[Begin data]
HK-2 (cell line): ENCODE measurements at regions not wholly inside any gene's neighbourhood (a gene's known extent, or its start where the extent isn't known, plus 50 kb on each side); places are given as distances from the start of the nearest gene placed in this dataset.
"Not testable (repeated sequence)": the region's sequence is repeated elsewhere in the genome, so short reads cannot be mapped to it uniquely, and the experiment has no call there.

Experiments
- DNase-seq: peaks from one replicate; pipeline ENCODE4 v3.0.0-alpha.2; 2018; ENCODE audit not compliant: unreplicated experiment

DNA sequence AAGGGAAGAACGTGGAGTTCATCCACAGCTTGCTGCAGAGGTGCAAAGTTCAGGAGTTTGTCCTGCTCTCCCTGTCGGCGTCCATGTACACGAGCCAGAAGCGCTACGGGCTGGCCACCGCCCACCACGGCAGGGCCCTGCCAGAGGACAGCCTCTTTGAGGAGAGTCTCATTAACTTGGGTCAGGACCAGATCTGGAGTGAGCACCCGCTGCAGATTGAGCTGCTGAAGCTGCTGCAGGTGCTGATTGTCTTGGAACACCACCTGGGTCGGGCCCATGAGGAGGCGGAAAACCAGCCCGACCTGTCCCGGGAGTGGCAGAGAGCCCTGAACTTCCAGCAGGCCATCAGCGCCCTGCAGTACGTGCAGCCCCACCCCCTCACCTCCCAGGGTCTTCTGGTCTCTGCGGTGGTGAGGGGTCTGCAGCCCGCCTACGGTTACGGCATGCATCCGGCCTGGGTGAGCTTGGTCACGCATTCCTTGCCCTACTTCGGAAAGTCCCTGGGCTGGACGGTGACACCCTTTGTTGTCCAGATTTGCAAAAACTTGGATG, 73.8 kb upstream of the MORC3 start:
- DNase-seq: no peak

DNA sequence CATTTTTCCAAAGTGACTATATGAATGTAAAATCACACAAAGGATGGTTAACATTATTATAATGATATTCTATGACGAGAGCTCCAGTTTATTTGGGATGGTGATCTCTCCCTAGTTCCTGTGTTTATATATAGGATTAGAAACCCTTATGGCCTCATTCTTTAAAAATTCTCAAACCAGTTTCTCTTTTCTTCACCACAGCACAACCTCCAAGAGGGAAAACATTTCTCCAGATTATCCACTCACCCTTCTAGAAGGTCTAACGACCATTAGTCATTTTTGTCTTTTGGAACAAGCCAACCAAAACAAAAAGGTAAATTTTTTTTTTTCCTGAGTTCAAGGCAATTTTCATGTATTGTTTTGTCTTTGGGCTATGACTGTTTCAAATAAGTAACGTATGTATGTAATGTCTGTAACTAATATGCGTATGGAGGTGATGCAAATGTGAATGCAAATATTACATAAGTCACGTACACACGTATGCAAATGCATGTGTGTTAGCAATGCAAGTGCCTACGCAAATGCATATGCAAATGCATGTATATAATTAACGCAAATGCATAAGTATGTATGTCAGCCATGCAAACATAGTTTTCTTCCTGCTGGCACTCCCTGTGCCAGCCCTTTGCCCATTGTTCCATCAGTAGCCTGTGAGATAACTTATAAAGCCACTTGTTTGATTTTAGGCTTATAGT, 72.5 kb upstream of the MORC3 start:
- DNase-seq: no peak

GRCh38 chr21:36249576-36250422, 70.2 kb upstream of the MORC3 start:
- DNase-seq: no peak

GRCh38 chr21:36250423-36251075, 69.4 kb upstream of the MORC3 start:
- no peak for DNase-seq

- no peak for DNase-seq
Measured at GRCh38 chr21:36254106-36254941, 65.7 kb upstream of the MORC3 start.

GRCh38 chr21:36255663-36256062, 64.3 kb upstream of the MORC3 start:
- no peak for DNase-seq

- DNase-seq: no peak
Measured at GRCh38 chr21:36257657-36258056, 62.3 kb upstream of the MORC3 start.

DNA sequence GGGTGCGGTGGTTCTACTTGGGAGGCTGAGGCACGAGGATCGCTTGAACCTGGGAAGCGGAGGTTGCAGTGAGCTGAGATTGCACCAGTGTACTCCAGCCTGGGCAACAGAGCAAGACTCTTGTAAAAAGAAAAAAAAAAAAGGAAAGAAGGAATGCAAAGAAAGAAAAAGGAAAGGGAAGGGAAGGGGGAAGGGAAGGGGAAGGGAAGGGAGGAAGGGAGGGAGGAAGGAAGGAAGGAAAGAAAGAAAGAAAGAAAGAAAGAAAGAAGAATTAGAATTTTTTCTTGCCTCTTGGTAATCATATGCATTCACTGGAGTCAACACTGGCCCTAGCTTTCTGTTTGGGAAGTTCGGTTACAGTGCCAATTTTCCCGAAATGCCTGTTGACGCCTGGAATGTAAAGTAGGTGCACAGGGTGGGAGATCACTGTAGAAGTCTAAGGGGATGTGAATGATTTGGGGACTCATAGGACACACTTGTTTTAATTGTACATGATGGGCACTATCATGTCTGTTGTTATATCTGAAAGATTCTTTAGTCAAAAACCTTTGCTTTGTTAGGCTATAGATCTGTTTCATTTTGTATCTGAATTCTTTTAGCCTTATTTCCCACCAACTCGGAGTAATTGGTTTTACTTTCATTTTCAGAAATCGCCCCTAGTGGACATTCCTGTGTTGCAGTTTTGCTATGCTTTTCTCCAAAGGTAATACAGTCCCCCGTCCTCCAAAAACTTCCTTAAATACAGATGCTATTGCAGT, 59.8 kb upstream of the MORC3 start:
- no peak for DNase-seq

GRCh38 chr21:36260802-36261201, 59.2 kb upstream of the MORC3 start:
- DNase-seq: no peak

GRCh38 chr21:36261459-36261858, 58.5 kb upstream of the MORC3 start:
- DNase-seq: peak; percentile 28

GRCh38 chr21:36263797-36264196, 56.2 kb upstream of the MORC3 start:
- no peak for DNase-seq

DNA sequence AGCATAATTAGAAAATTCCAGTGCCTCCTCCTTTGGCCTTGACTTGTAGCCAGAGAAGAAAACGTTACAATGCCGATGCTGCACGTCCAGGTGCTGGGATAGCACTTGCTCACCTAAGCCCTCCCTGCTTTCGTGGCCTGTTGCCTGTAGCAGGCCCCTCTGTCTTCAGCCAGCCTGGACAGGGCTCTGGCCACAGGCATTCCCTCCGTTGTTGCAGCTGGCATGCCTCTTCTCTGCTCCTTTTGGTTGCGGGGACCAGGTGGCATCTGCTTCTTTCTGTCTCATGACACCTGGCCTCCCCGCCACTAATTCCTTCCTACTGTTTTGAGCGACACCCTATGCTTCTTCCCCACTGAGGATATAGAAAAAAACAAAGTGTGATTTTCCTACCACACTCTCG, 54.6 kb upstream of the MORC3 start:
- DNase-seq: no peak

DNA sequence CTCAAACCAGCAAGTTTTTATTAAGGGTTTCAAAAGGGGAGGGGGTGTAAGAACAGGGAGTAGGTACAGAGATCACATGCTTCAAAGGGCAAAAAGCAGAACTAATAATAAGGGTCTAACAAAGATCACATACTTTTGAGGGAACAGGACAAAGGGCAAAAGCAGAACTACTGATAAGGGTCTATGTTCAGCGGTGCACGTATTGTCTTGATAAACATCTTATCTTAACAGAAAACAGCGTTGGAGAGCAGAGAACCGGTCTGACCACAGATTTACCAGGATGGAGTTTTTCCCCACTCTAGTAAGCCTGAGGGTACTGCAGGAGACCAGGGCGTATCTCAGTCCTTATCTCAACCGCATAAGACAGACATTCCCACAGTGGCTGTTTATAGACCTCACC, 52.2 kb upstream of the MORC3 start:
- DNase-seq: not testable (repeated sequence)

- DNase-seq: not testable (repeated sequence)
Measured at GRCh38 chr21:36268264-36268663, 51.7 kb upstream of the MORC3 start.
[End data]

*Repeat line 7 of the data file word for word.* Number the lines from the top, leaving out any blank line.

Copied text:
DNA sequence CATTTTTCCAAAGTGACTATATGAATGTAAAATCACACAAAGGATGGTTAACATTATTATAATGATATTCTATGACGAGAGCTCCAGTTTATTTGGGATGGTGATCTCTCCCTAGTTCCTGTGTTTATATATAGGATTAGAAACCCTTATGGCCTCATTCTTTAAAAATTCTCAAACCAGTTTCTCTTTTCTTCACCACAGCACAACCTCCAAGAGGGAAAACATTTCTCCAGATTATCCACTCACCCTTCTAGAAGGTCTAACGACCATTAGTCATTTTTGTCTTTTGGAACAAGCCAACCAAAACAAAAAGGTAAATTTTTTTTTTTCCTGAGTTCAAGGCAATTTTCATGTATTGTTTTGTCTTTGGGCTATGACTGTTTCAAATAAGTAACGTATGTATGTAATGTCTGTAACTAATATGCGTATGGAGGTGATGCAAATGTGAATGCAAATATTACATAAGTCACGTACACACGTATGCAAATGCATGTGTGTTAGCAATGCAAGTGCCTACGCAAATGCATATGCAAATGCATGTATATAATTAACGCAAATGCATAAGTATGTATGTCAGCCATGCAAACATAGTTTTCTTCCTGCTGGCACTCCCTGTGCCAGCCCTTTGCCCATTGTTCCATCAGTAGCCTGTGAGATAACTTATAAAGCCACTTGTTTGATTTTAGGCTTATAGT, 72.5 kb upstream of the MORC3 start: